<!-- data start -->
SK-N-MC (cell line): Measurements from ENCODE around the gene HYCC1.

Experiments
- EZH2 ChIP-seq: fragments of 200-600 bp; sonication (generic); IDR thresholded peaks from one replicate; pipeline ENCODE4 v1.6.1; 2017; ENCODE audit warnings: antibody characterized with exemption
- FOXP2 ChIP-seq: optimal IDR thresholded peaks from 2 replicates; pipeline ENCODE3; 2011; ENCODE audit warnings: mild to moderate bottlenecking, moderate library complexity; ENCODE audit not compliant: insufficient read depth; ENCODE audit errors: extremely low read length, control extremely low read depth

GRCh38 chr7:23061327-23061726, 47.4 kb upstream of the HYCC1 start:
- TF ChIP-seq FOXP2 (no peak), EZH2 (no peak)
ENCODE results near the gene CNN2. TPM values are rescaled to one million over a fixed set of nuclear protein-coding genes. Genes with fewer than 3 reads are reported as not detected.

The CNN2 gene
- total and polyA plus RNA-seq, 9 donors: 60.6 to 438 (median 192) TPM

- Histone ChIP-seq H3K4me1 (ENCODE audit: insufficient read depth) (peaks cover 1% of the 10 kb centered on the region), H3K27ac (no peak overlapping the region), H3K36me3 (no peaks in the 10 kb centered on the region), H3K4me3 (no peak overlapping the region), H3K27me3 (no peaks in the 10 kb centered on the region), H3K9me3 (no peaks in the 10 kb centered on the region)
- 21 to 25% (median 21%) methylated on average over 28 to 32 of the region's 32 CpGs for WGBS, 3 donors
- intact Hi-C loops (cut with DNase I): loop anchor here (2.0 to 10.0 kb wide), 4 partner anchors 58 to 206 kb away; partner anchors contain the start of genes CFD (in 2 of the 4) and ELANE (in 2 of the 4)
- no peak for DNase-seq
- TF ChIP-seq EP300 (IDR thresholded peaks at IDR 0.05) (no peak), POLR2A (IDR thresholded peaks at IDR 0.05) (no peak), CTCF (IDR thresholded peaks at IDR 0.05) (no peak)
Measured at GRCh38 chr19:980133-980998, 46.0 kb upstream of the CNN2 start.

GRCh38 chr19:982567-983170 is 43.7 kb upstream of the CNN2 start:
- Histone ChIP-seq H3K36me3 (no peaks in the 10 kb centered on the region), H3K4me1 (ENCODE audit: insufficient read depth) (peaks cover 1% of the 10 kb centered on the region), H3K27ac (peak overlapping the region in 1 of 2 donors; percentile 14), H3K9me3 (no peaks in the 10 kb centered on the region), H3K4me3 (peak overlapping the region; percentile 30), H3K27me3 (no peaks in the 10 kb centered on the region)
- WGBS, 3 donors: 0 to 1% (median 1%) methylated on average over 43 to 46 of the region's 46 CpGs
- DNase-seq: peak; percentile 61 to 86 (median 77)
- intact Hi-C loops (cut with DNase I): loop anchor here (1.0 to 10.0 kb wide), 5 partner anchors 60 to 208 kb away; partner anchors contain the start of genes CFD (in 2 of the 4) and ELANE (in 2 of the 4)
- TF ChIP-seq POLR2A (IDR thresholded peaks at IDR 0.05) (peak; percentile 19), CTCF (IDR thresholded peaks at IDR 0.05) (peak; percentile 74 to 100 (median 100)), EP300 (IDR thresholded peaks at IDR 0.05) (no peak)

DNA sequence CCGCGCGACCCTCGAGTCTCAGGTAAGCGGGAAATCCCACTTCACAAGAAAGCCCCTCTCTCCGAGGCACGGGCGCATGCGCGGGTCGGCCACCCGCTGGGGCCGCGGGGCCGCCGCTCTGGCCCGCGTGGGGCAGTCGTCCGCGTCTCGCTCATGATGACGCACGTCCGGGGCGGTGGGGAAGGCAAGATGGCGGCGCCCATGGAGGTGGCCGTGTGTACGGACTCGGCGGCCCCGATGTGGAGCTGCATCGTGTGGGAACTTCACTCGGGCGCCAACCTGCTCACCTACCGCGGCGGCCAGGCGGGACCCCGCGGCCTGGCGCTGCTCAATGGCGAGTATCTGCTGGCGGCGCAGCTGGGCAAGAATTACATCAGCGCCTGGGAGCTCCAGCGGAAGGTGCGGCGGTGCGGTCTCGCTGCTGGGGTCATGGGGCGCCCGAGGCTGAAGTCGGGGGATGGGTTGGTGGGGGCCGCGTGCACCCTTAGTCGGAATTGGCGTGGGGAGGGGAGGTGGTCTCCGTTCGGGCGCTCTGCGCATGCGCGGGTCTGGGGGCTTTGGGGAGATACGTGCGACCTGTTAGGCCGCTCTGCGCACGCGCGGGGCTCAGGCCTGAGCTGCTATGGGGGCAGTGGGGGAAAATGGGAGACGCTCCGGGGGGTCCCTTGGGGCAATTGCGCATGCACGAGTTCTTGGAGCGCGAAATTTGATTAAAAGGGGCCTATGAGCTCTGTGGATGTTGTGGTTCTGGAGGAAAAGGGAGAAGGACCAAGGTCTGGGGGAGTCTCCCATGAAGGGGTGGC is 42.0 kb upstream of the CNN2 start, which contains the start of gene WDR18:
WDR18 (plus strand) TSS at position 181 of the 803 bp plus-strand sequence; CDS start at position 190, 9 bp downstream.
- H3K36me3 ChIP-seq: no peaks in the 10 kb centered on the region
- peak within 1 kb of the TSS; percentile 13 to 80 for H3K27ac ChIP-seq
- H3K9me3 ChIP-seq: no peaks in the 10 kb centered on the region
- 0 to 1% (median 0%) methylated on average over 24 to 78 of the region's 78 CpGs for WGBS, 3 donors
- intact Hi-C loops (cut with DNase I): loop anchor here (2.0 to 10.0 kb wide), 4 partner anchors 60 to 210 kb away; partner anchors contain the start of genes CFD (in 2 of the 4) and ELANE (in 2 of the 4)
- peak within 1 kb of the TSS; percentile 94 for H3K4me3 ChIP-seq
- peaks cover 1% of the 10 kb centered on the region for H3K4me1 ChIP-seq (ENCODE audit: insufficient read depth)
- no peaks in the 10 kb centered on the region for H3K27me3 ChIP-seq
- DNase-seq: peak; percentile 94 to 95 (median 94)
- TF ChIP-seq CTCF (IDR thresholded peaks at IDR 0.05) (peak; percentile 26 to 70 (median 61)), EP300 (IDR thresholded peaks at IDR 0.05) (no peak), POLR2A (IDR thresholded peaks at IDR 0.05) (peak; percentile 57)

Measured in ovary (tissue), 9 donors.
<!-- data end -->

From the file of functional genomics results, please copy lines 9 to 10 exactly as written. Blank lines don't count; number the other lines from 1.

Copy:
- total and polyA plus RNA-seq, 9 donors: 60.6 to 438 (median 192) TPM

- Histone ChIP-seq H3K4me1 (ENCODE audit: insufficient read depth) (peaks cover 1% of the 10 kb centered on the region), H3K27ac (no peak overlapping the region), H3K36me3 (no peaks in the 10 kb centered on the region), H3K4me3 (no peak overlapping the region), H3K27me3 (no peaks in the 10 kb centered on the region), H3K9me3 (no peaks in the 10 kb centered on the region)